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Germany has a rich linguistic history and as a result there are many regional dialects spoken throughout the country.
These dialects can differ considerably from standard German (Hochdeutsch) in terms of pronunciation, vocabulary and even grammar.


Some of the main dialect groups in Germany are:

Low German (Plattdeutsch or Niederdeutsch):
Spoken mainly in the northern parts of Germany, including Lower Saxony, Schleswig-Holstein and parts of North Rhine-Westphalia and Bremen.
It’s closer to Dutch than to standard German.

West Central German:
– Rhinelandic (Rhenish): Spoken in the Rhineland region.
– Ruhrgebiet (Ruhrpott): Spoken in the industrial Ruhr area and has been influenced by many languages due to immigration.

Central German (Mitteldeutsch):
-Thuringian (Thüringisch): Spoken in Thuringia.
– Upper Saxon (Obersächsisch): Spoken in Saxony.

Upper German (Oberdeutsch):
– Swabian (Swabian): Spoken in Baden-Württemberg and parts of Bavaria.
– Bavarian (Bairisch): Spoken in Bavaria, much of Austria and South Tyrol in Italy.
– Frankish (Fränkisch): Spoken in parts of Bavaria, Baden-Württemberg and Hesse.

Alemannic (Alemannic):
Spoken in south-western Germany, Switzerland, Liechtenstein and the Alsace region of France.

Palatinate (Palatine):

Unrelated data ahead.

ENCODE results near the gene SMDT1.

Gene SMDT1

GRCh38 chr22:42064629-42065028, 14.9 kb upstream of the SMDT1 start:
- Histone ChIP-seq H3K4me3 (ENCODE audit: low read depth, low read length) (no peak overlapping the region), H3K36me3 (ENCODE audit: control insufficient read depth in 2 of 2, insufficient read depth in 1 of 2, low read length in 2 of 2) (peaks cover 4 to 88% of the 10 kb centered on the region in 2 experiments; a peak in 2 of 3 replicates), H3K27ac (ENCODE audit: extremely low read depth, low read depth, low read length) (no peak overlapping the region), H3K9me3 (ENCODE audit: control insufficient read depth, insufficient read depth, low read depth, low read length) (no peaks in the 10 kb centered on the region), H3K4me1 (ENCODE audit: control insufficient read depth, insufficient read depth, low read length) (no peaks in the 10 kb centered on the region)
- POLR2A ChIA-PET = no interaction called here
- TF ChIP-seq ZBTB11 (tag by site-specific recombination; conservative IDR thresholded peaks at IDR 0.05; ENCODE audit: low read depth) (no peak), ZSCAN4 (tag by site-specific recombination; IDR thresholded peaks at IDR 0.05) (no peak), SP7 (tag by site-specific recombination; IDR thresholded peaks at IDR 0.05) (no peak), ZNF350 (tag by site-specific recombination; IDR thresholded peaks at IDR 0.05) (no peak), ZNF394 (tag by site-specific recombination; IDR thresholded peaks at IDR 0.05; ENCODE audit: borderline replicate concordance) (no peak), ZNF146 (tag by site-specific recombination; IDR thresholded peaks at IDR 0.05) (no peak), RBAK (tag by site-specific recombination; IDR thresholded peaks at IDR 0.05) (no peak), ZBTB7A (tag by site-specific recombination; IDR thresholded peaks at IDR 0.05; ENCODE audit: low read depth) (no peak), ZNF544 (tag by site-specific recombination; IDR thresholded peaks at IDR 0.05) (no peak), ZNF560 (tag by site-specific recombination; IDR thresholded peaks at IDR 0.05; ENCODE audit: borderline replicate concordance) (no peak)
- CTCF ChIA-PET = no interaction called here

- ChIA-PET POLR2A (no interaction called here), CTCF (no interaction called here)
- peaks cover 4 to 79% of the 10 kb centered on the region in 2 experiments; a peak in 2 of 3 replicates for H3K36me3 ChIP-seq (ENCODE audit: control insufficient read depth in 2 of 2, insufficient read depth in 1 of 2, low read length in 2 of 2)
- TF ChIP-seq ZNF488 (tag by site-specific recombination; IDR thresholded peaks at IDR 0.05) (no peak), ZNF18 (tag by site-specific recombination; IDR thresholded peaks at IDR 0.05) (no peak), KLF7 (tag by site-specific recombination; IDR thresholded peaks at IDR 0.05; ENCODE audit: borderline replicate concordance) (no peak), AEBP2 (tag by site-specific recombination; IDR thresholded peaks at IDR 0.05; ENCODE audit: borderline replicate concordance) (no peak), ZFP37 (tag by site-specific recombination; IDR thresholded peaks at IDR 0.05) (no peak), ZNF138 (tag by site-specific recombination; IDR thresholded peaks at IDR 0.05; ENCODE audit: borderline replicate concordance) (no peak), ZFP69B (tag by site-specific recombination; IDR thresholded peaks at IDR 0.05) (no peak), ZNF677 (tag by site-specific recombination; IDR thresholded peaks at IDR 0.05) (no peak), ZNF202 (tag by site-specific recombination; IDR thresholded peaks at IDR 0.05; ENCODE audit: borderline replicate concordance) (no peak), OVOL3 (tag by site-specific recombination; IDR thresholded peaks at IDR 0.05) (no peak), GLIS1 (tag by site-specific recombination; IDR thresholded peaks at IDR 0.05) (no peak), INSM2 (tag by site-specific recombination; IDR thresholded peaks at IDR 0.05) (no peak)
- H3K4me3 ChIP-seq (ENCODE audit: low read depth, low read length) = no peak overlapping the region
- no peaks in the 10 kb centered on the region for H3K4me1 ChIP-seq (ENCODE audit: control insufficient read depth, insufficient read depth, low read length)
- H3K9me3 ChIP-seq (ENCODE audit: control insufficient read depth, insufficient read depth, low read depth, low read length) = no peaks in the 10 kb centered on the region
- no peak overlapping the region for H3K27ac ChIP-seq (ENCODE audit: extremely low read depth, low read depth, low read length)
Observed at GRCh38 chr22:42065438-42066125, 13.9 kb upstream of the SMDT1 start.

Spoken in the Palatinate region of Rhineland-Palatinate.

High Franconian:
Serves as a transitional dialect between Central German and Upper German. Spoken in northern Bavaria and southern Thuringia and Hesse.

Silesian (Schlesisch):
Originally spoken in Silesia, but after the Second World War many Silesians settled in other parts of Germany. It’s now a minority language.

Berlin-Brandenburg (Berlinerisch or Brandenburgisch):
Spoken in and around Berlin and Brandenburg. It’s influenced by Low German and Central German dialects.

Kölnisch or Kölsch:
Spoken in and around Cologne. It’s distinct from, but related to, the larger group of Rhineland dialects.

It’s important to note that these dialects can be further divided into sub-dialects or local variations. While Hochdeutsch is the standard form taught in schools and used in the media, many people continue to use their regional dialects in everyday life, especially in more rural areas and among older generations.

However, with increased mobility and communication, some of these dialects are becoming less prominent.

About the Author Xenia

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